I don’t think I need to show anyone what dandelions look like. But I bet you don’t know all the wonderful uses that they have! They truly are the perfect Grow Forage Cook Ferment plant, and then some. They are so incredibly versatile, yet also plentiful. You know what I mean as I’m sure that your yard has been covered with them at one point or another. Let’s go foraging for dandelions!
If you want to learn more about the edible and medicinal weeds that surround us and how to use them, check out my eBook: Wildcrafting Weeds: 20 Easy to Forage Edible and Medicinal Plants (that might be growing in your backyard)!
This bee was gettin’ into it. You can’t really see it in the picture, but she was totally full with pollen, so heavy with it that she could barely fly! Bees are one thing that you should consider when picking dandelions, as they are often the first flowers to emerge in the spring. Don’t pick all the dandelions until other flowers start to pop up. We need to save our bees!
Booze making aside, if we didn’t have bees we wouldn’t have food, so we need to protect our bees like none other. So don’t go picking dandelions like crazy right when they first show themselves! Obviously dandelions are not a plant that is in danger whatsoever from being over foraged (did you know that they are found on all seven continents?), but they sure are important for our bees.
While foraging for dandelions is an easy task, you do need to be careful that what you are collecting is not sprayed with herbicide. Because they are considered a weed(!), dandelions on public property are unfortunately often sprayed. I usually stick to collecting them on my own property, or a friends, just to be on the safe side.
Surprisingly enough, however, you can even grow your own dandelions purposefully! They are mainly grown for their greens, such as this Italiko Rosso Dandelion from Baker Creek Heirloom Seeds. But, if you search a little among your patch of wild dandelions, you’re sure to find some beauties with big leaves that are fit for a salad.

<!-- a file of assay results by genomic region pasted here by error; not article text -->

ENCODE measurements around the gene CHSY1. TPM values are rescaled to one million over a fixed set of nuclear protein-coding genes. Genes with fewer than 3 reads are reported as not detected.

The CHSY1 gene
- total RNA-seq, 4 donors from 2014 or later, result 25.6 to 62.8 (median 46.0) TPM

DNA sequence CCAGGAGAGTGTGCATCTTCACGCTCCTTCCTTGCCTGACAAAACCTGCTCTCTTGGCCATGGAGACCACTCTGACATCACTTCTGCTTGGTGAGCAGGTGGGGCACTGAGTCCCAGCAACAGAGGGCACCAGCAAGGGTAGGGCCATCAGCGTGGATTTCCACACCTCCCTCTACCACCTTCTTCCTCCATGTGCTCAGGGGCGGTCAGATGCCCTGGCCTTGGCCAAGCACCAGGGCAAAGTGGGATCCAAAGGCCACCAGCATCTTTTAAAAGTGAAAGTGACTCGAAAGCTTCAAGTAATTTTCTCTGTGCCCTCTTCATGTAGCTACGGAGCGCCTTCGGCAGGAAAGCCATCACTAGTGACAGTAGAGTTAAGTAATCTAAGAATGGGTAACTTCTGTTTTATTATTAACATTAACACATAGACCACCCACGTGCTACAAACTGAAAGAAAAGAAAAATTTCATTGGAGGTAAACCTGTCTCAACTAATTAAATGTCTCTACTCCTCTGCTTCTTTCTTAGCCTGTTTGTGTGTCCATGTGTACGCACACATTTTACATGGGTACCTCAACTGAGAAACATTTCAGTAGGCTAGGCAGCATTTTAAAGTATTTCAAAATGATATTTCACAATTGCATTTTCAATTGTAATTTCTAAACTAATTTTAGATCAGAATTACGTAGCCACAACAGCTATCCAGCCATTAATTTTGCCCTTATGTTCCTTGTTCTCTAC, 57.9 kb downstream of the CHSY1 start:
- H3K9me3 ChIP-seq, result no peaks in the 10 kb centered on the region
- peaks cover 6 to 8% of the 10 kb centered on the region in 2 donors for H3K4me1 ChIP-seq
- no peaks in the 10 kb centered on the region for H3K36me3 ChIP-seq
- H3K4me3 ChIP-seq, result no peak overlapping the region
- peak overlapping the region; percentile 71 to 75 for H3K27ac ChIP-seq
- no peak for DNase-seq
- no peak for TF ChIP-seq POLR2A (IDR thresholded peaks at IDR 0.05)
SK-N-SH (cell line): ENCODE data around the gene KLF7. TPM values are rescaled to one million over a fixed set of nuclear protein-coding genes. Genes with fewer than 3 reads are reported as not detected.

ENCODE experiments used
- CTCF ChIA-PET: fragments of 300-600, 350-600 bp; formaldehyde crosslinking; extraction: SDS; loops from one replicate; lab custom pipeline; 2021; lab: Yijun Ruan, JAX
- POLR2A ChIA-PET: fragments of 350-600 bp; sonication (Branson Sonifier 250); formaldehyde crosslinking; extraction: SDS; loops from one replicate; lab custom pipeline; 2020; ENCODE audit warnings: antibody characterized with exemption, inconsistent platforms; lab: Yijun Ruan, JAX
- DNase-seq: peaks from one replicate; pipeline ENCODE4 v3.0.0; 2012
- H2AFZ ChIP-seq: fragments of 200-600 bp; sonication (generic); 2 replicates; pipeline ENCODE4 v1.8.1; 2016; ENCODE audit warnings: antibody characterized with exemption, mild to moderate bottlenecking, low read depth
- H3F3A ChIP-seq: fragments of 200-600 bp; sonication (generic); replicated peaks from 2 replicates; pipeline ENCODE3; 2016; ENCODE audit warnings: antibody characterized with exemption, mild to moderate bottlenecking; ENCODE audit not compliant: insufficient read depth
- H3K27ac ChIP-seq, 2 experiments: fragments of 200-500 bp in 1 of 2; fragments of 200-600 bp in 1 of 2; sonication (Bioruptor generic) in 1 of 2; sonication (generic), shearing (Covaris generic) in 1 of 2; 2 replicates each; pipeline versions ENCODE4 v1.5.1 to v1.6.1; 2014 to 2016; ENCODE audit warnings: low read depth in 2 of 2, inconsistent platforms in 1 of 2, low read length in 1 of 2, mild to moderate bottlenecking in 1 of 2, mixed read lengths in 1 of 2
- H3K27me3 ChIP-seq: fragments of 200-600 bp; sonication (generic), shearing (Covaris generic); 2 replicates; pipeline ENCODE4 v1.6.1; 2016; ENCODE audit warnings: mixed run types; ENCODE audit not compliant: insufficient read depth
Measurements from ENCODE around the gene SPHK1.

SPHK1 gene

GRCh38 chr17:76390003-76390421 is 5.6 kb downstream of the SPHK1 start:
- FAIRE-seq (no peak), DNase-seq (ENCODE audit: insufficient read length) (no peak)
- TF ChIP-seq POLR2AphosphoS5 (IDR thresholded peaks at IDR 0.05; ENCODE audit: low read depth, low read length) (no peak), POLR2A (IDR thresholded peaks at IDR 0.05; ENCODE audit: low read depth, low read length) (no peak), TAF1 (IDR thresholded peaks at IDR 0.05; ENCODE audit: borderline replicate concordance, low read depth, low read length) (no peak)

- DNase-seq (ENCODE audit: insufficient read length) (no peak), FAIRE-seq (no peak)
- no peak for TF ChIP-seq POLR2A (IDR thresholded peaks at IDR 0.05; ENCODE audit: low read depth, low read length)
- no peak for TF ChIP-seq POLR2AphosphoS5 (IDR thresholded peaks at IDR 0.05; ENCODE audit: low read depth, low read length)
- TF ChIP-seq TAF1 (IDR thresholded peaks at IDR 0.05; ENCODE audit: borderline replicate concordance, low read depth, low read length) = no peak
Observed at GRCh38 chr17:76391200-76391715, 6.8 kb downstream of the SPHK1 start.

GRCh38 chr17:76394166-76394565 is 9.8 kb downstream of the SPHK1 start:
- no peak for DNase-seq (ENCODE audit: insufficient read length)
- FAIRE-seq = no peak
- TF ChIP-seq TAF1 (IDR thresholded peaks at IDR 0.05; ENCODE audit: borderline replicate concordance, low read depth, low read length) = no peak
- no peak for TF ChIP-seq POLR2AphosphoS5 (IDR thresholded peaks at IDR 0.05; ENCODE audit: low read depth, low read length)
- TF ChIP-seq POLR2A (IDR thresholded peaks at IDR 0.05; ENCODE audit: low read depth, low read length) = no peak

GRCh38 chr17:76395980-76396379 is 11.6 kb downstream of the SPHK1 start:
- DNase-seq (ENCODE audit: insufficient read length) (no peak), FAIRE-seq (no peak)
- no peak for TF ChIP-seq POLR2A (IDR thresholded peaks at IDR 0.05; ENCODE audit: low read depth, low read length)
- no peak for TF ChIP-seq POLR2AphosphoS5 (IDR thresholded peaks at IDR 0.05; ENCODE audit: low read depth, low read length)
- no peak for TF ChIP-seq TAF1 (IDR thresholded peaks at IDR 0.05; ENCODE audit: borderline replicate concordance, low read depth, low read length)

These greens are a great addition to your salad mix, although perhaps slightly bitter. They can also be cooked up just like any other dark leafy green (preferably in bacon fat, of course!). They are extremely abundant in numerous vitamins and minerals.
The root of the dandelion is a long taproot that brings up nutrients to other nearby plants. It is also often used as a caffeine free coffee substitute. Fall is the time to collect them, and you can see my post about it here: Foraging for Dandelion Root.
I only picked one flower, I promise! Although we do have many other flowers that are starting to blossom, including hounds tongue and California poppies, thankfully!
Most intriguing to me is making dandelion wine! The petals are fermented with sugar and often citrus to make a fresh herbal brew. I can’t wait to try this! I definitely plan to this season and will keep you updated, of course!
Here are a few really cool ways to use dandelions from other awesome blogs:
- Wild Fermented Dandelion Ginger Wine, Dandelion Fritters and Dandelion Flower Infusion and Syrup from Pixies Pocket
- How to Make Dandelion Wine and Harvesting and Using Dandelion Roots from Common Sense Homesteading
- Fried Dandelion Heads from They’re Not Our Goats
- Dandelion Jelly Recipe from Linn Acres Farm
- Paleo Dandelion Cookies from The Homestead Lady
- Dandelion Pesto from Joybilee Farm
- How to Make Dandelion Salve from Montana Homesteader
- Honey & Dandelion Soap Recipe from The Nerdy Farm Wife
Hope this inspires you to start thinking about foraging for dandelions rather than thinking of them as merely a pesky weed. Between its edible, medicinal, and fermentable qualities, you have yourself a wonder plant right in your backyard!